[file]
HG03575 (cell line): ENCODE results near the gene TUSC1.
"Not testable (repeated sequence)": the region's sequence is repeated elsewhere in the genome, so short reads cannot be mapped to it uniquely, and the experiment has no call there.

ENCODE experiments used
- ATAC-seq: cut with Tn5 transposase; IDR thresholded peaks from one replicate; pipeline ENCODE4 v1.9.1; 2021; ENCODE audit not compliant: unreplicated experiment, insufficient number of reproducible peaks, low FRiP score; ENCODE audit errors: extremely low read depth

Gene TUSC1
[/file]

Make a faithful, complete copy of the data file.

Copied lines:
HG03575 (cell line): ENCODE results near the gene TUSC1.
"Not testable (repeated sequence)": the region's sequence is repeated elsewhere in the genome, so short reads cannot be mapped to it uniquely, and the experiment has no call there.

ENCODE experiments used
- ATAC-seq: cut with Tn5 transposase; IDR thresholded peaks from one replicate; pipeline ENCODE4 v1.9.1; 2021; ENCODE audit not compliant: unreplicated experiment, insufficient number of reproducible peaks, low FRiP score; ENCODE audit errors: extremely low read depth

Gene TUSC1